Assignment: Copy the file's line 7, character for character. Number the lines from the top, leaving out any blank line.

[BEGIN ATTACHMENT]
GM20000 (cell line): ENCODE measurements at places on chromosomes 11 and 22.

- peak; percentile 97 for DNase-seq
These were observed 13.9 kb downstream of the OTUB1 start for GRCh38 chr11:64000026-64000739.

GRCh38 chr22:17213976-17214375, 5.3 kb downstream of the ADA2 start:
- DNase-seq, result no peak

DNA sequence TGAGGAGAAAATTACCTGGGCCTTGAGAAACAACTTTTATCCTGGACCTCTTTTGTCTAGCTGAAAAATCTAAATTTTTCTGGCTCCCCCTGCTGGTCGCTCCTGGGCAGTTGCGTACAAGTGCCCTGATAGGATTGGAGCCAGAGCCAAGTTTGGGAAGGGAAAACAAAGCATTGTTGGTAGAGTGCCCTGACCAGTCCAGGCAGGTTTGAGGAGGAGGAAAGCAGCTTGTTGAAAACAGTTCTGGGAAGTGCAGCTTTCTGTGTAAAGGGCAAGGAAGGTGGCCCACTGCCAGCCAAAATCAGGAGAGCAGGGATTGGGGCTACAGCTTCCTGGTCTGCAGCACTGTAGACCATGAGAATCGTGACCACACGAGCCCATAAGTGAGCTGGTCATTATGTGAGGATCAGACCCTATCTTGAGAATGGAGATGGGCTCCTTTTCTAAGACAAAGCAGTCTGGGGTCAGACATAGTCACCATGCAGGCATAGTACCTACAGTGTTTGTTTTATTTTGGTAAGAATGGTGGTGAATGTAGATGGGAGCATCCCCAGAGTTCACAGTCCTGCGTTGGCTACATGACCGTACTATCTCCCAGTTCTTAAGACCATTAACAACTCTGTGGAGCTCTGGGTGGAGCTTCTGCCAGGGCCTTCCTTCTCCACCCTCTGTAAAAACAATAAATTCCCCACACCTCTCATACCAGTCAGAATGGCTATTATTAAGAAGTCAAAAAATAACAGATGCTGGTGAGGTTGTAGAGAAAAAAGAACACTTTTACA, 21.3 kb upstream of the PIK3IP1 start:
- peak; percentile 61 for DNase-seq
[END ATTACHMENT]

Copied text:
- peak; percentile 61 for DNase-seq